“Vengeance is Beautiful,” says the poster.  But is it, really?  The Bible says that vengeance is the Lord’s, (Romans 12:19).  Maybe that’s partly because God knows what it does to a person to pursue violent retribution for the wrongs done to you and yours, instead of trusting they will be brought to justice in this world or the next and spending your energies elsewhere.  This movie does a fantastic job of portraying the toll that the choice to seek revenge exacts from a life already filled with too much tragedy.  It really doesn’t promote it’s own tagline.

This story centers around a young Colombian girl, Cataleya, (played by Amandla Stenberg and Zoe Saldana at different ages), whose parents are killed because of some very unclear affiliation with some undefined bad guy and his people.  Probably a drug cartel, but it’s never really explained.  It’s not important.  The story is about the girl.  She escapes, and chooses to define the rest of her life by that tragic experience.  When she finds her uncle, this elementary-aged child says “I want to be a killer.  Can you help?”  To which her uncle, a killer himself, responds, “Sure.”

To me, that moment was a pretty significant statement about the impact of one’s family and home life.  Maybe the determined Cataleya would have grown up to be an assassin regardless.  But what if the reaction to her stated goals, spoken while her grief was still so fresh, had been to discourage her from such a destructive path, instead of facilitate it?  Her uncle has his own tragic reasons for carrying around a deadly past, and he has a great conversation with a grown-up Cata about the futility of what she is seeking, telling her that his own pursuit of personal vengeance “changed nothing,” and that “I still pray that you can find a life apart from this,” but by then it is much too late.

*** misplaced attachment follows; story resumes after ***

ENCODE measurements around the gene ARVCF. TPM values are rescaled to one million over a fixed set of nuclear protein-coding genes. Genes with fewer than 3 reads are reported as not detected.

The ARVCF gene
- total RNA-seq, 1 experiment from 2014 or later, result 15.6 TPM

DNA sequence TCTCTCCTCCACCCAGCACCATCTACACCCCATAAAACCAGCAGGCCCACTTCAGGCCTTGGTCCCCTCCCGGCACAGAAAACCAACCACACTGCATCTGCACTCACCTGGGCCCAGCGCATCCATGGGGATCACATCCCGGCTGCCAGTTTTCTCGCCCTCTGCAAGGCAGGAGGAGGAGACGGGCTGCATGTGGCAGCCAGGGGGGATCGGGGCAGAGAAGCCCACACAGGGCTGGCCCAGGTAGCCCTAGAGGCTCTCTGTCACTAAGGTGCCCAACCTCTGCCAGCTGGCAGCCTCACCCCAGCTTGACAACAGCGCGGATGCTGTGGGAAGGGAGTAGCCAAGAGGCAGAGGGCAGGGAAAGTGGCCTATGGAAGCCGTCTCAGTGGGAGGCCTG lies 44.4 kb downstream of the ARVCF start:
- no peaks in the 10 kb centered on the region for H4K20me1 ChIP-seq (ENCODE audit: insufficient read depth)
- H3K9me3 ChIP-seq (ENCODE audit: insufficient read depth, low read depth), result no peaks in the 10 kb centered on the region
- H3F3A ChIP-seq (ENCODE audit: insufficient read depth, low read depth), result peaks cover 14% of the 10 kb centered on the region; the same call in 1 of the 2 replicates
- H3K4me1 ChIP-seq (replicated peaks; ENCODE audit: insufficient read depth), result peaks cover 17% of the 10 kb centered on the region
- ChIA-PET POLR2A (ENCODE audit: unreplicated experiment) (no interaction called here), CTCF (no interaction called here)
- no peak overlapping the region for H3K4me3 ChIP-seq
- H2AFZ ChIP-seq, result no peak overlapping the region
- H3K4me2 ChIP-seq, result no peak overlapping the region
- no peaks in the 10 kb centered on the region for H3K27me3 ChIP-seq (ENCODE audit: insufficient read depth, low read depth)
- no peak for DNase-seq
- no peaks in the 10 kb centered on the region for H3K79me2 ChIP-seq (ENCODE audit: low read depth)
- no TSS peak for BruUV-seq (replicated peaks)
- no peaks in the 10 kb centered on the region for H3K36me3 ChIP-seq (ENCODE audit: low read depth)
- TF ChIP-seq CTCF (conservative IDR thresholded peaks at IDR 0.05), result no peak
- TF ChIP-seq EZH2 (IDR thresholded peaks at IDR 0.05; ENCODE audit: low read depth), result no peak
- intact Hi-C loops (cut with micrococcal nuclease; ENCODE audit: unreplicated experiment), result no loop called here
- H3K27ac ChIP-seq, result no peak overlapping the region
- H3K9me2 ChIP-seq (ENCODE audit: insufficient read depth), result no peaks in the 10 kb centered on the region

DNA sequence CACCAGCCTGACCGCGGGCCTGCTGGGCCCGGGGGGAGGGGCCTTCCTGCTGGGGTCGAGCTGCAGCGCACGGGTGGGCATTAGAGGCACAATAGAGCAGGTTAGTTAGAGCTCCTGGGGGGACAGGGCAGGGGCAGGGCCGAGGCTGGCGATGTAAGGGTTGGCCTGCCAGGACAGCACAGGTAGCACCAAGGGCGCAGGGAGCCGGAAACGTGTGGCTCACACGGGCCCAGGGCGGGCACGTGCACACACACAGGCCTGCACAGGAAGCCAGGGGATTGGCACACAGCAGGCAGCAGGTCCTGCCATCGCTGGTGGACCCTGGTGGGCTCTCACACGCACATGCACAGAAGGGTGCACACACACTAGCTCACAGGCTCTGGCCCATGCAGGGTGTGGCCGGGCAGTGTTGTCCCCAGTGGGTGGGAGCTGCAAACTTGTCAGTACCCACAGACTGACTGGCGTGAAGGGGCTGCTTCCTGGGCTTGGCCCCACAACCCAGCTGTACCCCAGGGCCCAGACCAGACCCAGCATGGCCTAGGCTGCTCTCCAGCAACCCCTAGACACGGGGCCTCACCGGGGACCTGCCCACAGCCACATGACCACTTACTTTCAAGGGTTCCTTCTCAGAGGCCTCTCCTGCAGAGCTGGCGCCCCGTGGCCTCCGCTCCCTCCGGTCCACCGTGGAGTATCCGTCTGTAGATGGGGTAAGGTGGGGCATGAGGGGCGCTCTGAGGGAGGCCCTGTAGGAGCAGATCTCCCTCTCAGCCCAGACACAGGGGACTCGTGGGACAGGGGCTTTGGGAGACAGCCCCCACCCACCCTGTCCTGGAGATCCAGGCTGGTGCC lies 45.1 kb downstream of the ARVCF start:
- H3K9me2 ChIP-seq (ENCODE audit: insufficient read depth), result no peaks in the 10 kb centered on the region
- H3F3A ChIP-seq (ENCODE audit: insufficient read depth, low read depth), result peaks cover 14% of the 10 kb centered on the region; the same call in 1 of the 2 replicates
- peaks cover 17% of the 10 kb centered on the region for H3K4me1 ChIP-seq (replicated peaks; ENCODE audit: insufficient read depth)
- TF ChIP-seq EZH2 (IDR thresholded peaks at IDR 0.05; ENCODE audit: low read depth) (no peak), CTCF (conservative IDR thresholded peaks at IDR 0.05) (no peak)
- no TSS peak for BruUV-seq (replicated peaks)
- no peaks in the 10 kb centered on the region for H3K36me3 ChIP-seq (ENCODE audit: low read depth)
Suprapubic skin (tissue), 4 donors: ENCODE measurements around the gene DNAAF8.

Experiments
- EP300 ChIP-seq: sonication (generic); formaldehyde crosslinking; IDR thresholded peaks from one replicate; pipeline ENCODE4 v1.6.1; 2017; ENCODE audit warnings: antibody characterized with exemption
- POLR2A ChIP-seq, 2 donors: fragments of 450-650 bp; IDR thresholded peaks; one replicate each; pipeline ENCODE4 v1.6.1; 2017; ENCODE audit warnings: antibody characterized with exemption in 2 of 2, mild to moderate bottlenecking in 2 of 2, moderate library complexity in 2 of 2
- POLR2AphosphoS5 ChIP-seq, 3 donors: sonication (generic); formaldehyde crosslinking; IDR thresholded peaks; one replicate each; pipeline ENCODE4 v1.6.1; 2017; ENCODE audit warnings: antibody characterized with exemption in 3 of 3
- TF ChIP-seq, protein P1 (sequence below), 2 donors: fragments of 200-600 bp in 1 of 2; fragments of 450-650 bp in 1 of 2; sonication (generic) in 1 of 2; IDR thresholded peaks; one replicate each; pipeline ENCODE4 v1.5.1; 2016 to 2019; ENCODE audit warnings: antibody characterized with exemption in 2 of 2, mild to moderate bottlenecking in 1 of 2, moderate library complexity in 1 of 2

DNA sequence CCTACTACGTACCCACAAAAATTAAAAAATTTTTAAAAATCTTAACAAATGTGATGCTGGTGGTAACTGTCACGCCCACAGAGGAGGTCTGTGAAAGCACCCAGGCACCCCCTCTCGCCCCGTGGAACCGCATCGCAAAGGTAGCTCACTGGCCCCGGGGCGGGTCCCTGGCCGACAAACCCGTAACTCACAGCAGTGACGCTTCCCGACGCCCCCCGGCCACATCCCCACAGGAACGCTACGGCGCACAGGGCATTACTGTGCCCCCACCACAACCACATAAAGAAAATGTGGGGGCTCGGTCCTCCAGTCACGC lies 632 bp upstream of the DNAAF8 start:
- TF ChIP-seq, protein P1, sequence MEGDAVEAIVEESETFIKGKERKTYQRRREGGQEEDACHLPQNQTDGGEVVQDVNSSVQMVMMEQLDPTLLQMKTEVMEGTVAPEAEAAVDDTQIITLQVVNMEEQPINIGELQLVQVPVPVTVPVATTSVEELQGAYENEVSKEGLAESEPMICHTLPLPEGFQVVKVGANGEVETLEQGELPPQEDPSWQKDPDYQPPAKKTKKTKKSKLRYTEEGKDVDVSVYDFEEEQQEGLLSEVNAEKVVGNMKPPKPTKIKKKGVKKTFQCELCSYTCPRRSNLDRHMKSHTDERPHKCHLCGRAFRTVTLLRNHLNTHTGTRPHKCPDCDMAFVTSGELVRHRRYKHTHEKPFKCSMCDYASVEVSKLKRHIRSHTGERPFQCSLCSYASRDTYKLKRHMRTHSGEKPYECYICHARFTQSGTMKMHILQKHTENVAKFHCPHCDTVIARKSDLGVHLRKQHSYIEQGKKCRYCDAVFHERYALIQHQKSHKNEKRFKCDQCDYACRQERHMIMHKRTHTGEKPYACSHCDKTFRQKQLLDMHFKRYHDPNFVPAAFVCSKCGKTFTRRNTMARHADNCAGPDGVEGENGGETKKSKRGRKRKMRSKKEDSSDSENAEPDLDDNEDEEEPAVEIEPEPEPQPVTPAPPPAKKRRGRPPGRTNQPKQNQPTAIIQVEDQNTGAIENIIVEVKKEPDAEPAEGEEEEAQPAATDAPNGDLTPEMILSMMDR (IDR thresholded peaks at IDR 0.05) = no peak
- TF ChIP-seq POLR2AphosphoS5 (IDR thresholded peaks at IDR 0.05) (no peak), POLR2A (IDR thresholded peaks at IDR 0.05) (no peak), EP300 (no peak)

Amandla Stenberg plays young Catalyea, and will be playing Rue in The Hunger Games this March.

This movie is intense without being outrageously violent, and it’s more complex than a mindless action flick.  It still has a lot of plot holes that don’t really get explained or aren’t very well developed, (like what exactly was on that disk, and what exactly was Don Luis’ business, and how did Daniel and “Jennifer” even meet?) but the focus in on Cataleya, and her complicated dichotomy is portrayed extremely well.  She’s an incredibly talented killer, “like mist under a door, a mouse in the walls,” but she’s also emotionally stunted.  She has difficulty relating to people, she can’t even carry on a conversation with her lover without great difficulty.  She doesn’t even have healthy relationships with her grandmother and uncle, who raised her after the death of her parents and who she refers to as “the last pieces of me.”

She’s empty, hollow, and lonely, and even though she gets her justice, she’s now going to have to spend the rest of her life on alert, looking over her shoulder for the law.  The FBI doesn’t just stop looking for you when you’ve killed that many people.  Just think what her life could have been like, still tragic to lose her parents, yes, but she could have moved on, she could have pursued pretty much any career path.  Yet what she chose was to obsessively fixate on deadly revenge, and that, not the violent loss of her parents, is what destroyed her life.

That is one GIANT gun she's toting around.

Terrific movie. I absolutely recommend it.  It shows what so many revenge movies forget, the lesson that holding on to a grudge hurts you more than the person you hold it against.


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